Social media agencies can take care of engaging with your customers on social media on your behalf. However, there’s the risk you’ll lose authenticity if customers find out they’ve been talking to strangers rather than the business owners all along.

You’ll lose your authenticity when customers find out they’ve been talking to strangers all along, and not those who really own and run the business.

Here are a few helpful things to consider when joining social media:

  • After creating a restaurant profile on the most popular social networks, don’t leave them dormant – stay active and post regularly.
  • If you’re only starting up, you can still interact with your future customers before opening your restaurant.
  • Keep people up-to-date on the latest in your restaurant.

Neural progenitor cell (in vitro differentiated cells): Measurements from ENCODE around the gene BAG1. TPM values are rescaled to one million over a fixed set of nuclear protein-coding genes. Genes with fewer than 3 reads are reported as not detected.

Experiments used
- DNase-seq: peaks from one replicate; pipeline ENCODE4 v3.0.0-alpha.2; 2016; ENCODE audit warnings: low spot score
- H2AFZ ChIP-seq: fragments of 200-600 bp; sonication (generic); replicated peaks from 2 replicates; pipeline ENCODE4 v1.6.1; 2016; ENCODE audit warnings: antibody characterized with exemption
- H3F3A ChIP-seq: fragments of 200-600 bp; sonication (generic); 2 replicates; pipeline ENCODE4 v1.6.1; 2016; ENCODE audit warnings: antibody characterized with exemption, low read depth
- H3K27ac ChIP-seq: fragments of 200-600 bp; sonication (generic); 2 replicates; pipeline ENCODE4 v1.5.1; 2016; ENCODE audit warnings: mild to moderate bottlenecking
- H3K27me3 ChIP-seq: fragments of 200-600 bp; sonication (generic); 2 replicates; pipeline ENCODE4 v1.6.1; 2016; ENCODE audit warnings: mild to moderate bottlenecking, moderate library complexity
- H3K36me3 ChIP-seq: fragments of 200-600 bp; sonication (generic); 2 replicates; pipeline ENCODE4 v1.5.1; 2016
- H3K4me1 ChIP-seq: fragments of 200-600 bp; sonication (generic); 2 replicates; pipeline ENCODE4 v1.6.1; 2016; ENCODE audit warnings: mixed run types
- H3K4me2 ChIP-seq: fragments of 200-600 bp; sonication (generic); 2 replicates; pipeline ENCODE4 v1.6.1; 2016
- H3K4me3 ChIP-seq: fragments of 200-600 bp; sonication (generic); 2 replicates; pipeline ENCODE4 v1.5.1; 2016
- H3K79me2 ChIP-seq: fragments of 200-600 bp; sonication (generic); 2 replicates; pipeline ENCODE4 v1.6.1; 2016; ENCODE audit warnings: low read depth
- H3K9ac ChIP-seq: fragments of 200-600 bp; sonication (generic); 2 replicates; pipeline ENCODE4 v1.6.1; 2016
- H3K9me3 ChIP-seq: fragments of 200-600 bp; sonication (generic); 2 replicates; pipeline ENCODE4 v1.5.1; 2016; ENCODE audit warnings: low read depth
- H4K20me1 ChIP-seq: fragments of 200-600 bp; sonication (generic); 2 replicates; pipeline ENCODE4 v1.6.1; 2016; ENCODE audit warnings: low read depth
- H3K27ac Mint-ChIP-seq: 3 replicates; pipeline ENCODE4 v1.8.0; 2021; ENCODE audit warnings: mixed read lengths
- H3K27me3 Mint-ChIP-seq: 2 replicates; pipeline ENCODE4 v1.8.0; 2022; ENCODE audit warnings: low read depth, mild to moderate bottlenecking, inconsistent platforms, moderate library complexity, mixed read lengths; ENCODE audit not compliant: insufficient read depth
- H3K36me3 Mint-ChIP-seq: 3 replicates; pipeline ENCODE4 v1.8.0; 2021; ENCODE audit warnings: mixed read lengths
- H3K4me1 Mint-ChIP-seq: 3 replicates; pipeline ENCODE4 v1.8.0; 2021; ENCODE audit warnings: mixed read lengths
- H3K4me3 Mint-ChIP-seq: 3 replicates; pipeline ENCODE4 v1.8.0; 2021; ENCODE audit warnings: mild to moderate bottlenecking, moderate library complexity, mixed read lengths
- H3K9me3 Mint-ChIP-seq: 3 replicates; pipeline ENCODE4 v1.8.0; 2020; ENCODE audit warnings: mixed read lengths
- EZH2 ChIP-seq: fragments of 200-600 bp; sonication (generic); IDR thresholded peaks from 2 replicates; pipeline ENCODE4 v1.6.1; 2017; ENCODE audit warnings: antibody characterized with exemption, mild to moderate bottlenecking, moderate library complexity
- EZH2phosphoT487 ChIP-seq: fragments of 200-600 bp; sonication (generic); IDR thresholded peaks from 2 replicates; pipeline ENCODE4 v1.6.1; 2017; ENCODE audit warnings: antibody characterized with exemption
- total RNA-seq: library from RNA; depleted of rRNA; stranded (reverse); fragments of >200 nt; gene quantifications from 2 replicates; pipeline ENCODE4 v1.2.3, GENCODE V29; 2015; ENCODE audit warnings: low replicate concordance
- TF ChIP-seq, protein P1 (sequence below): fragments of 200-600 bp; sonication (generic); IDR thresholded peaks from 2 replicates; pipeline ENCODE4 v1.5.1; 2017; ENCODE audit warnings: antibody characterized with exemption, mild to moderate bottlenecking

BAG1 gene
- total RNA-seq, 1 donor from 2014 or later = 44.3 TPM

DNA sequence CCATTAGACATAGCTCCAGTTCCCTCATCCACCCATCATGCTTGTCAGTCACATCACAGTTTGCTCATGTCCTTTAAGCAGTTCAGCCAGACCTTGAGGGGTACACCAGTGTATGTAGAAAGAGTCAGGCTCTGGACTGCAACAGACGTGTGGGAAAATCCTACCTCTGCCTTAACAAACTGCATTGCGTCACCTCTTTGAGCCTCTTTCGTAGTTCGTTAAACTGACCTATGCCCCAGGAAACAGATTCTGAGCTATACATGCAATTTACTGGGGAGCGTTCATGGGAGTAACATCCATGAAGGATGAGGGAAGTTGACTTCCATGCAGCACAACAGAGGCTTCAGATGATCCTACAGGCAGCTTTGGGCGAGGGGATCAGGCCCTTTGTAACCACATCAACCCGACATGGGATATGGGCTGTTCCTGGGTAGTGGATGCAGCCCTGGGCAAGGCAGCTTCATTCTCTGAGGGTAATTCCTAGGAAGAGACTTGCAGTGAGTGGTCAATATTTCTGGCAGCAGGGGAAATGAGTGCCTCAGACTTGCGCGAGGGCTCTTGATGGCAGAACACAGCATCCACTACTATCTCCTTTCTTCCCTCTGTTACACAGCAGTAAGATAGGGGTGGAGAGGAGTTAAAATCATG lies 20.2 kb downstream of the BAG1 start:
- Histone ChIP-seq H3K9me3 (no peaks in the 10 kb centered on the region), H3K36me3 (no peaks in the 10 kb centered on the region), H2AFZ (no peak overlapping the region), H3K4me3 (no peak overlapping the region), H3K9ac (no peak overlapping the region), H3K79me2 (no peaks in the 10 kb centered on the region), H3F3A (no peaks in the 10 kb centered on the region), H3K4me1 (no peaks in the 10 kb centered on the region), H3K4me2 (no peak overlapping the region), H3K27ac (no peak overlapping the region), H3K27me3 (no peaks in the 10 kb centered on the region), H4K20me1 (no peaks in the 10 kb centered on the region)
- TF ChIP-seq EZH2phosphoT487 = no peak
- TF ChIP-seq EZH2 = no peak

• Get your customers engaged by having them vote on things like menu items, specialty dishes, as well as cocktails.
  • You can also throw in contests and reward those who will share about your restaurant on their social network.

34. Work With Influencers


Contributed tip from Howard Tinker of restaurantprofits.com.au.

Work with “Influencers” such as bloggers, Instagrammers, and Youtubers. Those with large followings on social media can serve as a great channel to reach your target customers. Come up with creative ways to get these “digital celebrities” to talk about you and your business on their social media channels.

Kochie’s Business Builders tips to keep in mind when working with influencers to get customers.

  • Focus on building relationships and ambassadors
  • Don’t just look for celebrities
  • Involve your influencer’s followers
  • Trust the influencer

35. Create An Email Marketing Campaign

This is one of the most powerful tools you can use to both retain and attract customers. The quicker you become established, the better – your competitors are slowly picking up and applying the same email marketing techniques.

Here are the basic things you need to run an ideal email marketing campaign for your restaurant:

36. Update Your Free And Paid Directory Listings